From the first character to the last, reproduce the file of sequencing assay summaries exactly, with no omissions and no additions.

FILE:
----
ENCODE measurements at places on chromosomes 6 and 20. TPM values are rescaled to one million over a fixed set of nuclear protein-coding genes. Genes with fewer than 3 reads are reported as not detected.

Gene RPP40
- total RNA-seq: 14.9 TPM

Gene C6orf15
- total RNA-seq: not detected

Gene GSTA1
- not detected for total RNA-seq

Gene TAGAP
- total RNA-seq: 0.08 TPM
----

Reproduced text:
ENCODE measurements at places on chromosomes 6 and 20. TPM values are rescaled to one million over a fixed set of nuclear protein-coding genes. Genes with fewer than 3 reads are reported as not detected.

Gene RPP40
- total RNA-seq: 14.9 TPM

Gene C6orf15
- total RNA-seq: not detected

Gene GSTA1
- not detected for total RNA-seq

Gene TAGAP
- total RNA-seq: 0.08 TPM